Review by Tevis Scout -- Keys to Tetouan by Mois Benarroch

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Tevis Scout
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Review by Tevis Scout -- Keys to Tetouan by Mois Benarroch

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[Following is a volunteer review of "Keys to Tetouan" by Mois Benarroch.]
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3 out of 4 stars
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Official Review: Keys to Tetouan by Mois Benarroch

Keys to Tetouan is Book One of the Tetouan Trilogy, the story of a Jewish family, the Benzimra family, from their home in Tetouan, Morocco as they emigrate to Israel, Venezuela, France, the United States, wherever the winds take them. The story is compellingly written from many different voices through several generations. The main theme is exile – that a Jew is an exile no matter where they live. “Exile is my home.” The search for a home is relentless.

Tetouan is poor, so poor that the decision to build a school instead of buying shoes is seen as a wise decision. Without jobs, and subject to whichever current occupation dominates, many of the town are leaving in search of work and freedom. As a young man of 13 years, the main character is moving with his family to Israel as “everyone is a Jew there” according to his parents. “No where will the Jew be able to be his own master but in Israel.” There are those who leave with the keys to their homes, signifying a future return. There are those who do not take their keys.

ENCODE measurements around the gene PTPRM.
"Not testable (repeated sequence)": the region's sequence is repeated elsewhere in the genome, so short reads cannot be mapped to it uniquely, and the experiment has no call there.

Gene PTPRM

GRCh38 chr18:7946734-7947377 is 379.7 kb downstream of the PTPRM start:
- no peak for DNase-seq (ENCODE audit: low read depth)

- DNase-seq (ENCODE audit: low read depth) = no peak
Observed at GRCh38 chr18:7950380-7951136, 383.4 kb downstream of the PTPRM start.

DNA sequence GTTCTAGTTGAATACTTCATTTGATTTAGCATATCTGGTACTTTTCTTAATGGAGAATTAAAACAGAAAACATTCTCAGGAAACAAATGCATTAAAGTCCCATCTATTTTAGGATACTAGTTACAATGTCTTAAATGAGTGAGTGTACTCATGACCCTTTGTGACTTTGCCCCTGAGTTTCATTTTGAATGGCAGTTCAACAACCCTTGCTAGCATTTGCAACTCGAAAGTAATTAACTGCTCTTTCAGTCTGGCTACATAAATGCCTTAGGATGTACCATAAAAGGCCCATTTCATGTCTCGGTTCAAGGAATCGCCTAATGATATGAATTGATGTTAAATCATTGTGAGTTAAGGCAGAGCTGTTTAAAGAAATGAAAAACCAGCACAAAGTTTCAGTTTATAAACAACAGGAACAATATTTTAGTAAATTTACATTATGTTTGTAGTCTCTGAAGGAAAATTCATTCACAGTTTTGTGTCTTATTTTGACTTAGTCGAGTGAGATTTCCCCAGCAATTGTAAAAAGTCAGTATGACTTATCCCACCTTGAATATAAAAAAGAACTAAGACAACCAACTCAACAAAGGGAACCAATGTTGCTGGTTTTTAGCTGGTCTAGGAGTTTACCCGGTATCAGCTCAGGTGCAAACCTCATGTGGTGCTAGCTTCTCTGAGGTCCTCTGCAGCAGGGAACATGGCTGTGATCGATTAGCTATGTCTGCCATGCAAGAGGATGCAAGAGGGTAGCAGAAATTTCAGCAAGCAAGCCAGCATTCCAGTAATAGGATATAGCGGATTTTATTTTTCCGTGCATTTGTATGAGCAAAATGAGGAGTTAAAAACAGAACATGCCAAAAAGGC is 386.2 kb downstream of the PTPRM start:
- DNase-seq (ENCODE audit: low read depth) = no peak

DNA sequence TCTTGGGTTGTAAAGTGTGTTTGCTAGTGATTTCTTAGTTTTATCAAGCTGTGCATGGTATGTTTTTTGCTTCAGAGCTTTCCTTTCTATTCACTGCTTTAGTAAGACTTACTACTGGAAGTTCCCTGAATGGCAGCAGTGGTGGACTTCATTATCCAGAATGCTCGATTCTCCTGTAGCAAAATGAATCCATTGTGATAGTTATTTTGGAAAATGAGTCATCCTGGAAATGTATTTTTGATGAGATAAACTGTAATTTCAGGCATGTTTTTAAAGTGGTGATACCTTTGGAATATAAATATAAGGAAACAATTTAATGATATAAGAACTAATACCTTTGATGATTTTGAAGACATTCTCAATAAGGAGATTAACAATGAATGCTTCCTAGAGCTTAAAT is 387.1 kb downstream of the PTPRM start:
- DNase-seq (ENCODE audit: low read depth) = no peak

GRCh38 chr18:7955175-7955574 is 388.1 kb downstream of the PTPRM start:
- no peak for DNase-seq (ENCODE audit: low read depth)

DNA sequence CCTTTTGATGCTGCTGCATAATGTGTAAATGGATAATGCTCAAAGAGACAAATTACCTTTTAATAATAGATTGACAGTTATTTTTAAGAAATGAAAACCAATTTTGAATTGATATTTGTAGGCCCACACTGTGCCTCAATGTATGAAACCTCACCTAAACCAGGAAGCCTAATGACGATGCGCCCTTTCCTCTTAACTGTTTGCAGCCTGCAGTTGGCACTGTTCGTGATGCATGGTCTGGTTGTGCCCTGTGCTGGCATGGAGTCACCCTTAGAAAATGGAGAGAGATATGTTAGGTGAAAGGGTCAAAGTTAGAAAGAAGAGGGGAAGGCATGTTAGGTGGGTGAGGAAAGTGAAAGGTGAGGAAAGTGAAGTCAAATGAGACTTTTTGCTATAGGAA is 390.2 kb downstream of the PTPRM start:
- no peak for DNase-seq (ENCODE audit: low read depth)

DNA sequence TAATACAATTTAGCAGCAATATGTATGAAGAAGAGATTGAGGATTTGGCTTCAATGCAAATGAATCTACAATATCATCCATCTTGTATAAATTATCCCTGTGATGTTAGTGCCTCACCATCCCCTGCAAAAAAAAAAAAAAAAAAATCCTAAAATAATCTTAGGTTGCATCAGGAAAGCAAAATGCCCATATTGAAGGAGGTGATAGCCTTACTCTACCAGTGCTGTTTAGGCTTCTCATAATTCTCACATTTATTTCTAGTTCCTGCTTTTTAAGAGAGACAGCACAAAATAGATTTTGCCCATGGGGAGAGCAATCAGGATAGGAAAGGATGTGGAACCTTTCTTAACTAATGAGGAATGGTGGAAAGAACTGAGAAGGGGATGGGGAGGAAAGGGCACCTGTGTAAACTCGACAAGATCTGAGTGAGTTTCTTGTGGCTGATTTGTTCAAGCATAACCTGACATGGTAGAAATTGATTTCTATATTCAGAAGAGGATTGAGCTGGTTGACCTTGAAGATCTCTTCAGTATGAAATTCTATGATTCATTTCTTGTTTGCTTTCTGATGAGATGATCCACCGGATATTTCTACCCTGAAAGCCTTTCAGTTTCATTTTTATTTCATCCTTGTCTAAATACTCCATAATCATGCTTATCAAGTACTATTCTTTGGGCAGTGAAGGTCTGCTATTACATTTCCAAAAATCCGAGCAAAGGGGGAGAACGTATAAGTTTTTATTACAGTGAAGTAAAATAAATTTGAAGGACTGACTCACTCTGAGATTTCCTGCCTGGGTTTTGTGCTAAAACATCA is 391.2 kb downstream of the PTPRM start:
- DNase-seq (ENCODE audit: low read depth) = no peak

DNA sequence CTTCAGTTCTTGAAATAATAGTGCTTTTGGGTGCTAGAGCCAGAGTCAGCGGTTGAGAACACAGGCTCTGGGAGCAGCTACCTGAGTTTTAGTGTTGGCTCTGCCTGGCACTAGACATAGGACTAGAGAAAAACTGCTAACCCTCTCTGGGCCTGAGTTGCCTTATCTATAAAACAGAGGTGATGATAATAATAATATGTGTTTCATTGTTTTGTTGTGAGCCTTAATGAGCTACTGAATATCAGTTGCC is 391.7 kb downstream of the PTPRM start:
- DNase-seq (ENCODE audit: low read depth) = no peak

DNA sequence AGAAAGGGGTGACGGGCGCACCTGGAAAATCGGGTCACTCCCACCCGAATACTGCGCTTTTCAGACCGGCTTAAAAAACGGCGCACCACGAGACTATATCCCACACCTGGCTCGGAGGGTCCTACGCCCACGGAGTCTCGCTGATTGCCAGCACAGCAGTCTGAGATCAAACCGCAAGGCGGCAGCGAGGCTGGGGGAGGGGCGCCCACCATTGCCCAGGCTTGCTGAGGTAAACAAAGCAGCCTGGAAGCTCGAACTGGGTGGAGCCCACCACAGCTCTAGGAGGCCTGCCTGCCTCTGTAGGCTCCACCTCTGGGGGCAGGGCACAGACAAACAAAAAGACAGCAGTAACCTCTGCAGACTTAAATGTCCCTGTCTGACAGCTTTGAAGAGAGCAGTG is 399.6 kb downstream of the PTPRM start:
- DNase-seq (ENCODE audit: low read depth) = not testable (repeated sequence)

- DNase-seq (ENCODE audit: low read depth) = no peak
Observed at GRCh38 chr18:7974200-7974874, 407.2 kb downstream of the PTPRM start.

Interspersed with historical accounts of previous generations’ emigrations, this book bounces from person to person, generation to generation, in vignettes that are stark and unrelenting in pursuit of home, family, freedom, and survival. As one person who lived in four countries on three continents, and was still an exile said, “Europe is Auschwitz. Always they try to prove that the Nazis were the exception, I beg to differ.” The historical accounts of Jewish exiles span centuries, and includes those who change their names to fit a new situation and those who remain firmly in their culture. As one gentleman said, “Even 500 years cannot erase one’s Jewish roots.”

The language of the personal stories is first person. It is helpful for the reader to have the foundational experience of having heard older Jewish people talk as the Yiddish has been translated into English but the rhythm of speech has been maintained – many of the sentences are 25-30 lines long, an extremely complex sentence structure which can be hard to follow. While reading, I often had to stop and get “that voice” in my head and read the paragraph out loud in a Jewish accent in order to follow the thought process.

This historical fiction, Keys to Tetouan, has not been fully edited. There were many instances where two words were typed together as one word without a space between. Such errors as “herd” for “heard” are often tripped over. Together with the long complex sentences and the narrative changes, this book is a slow read if one wants to understand, but the story itself is fascinating to read. My favorite quote, as it would apply to anyone and everyone, is “feeling good comes from the inside, not from the place you live in.” I would rate this book a 3 out of 4 stars as it needs some work to make it more readable but has a wonderful story that weaves through generations of a family. The personal insight as well as the historical settings are memorable.

Submitted by Tevis Scout

Keys to Tetouan
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